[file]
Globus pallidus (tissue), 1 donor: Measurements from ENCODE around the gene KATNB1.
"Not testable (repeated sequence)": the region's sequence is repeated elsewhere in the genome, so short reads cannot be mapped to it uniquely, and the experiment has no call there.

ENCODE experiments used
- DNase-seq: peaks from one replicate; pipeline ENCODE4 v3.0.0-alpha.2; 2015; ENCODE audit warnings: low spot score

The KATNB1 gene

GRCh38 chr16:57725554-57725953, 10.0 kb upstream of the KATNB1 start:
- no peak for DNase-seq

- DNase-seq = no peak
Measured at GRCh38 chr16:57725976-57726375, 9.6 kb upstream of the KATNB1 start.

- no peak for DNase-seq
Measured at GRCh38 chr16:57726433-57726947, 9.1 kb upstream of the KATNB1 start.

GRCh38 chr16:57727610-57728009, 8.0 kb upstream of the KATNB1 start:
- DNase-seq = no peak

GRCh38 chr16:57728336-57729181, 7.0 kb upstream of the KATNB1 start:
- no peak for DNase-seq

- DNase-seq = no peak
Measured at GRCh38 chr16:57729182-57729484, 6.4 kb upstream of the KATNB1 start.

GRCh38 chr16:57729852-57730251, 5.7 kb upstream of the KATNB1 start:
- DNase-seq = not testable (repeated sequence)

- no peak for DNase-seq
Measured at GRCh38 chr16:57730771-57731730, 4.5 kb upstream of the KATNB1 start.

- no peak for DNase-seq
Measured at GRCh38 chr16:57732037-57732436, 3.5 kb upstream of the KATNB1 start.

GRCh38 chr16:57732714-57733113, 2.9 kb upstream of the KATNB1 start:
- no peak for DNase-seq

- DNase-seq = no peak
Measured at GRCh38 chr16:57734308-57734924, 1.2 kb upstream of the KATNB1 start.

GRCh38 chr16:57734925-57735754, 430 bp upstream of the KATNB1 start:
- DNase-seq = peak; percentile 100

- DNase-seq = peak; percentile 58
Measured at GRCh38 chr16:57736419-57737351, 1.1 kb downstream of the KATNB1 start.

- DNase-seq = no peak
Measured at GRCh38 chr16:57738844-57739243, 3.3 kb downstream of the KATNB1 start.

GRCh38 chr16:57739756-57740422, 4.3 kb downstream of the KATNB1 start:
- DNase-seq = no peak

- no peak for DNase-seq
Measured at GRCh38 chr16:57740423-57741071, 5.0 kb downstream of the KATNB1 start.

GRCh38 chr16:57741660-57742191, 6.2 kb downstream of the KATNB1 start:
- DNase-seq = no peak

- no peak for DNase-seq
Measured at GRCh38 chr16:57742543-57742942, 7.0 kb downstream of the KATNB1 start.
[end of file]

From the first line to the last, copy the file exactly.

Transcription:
Globus pallidus (tissue), 1 donor: Measurements from ENCODE around the gene KATNB1.
"Not testable (repeated sequence)": the region's sequence is repeated elsewhere in the genome, so short reads cannot be mapped to it uniquely, and the experiment has no call there.

ENCODE experiments used
- DNase-seq: peaks from one replicate; pipeline ENCODE4 v3.0.0-alpha.2; 2015; ENCODE audit warnings: low spot score

The KATNB1 gene

GRCh38 chr16:57725554-57725953, 10.0 kb upstream of the KATNB1 start:
- no peak for DNase-seq

- DNase-seq = no peak
Measured at GRCh38 chr16:57725976-57726375, 9.6 kb upstream of the KATNB1 start.

- no peak for DNase-seq
Measured at GRCh38 chr16:57726433-57726947, 9.1 kb upstream of the KATNB1 start.

GRCh38 chr16:57727610-57728009, 8.0 kb upstream of the KATNB1 start:
- DNase-seq = no peak

GRCh38 chr16:57728336-57729181, 7.0 kb upstream of the KATNB1 start:
- no peak for DNase-seq

- DNase-seq = no peak
Measured at GRCh38 chr16:57729182-57729484, 6.4 kb upstream of the KATNB1 start.

GRCh38 chr16:57729852-57730251, 5.7 kb upstream of the KATNB1 start:
- DNase-seq = not testable (repeated sequence)

- no peak for DNase-seq
Measured at GRCh38 chr16:57730771-57731730, 4.5 kb upstream of the KATNB1 start.

- no peak for DNase-seq
Measured at GRCh38 chr16:57732037-57732436, 3.5 kb upstream of the KATNB1 start.

GRCh38 chr16:57732714-57733113, 2.9 kb upstream of the KATNB1 start:
- no peak for DNase-seq

- DNase-seq = no peak
Measured at GRCh38 chr16:57734308-57734924, 1.2 kb upstream of the KATNB1 start.

GRCh38 chr16:57734925-57735754, 430 bp upstream of the KATNB1 start:
- DNase-seq = peak; percentile 100

- DNase-seq = peak; percentile 58
Measured at GRCh38 chr16:57736419-57737351, 1.1 kb downstream of the KATNB1 start.

- DNase-seq = no peak
Measured at GRCh38 chr16:57738844-57739243, 3.3 kb downstream of the KATNB1 start.

GRCh38 chr16:57739756-57740422, 4.3 kb downstream of the KATNB1 start:
- DNase-seq = no peak

- no peak for DNase-seq
Measured at GRCh38 chr16:57740423-57741071, 5.0 kb downstream of the KATNB1 start.

GRCh38 chr16:57741660-57742191, 6.2 kb downstream of the KATNB1 start:
- DNase-seq = no peak

- no peak for DNase-seq
Measured at GRCh38 chr16:57742543-57742942, 7.0 kb downstream of the KATNB1 start.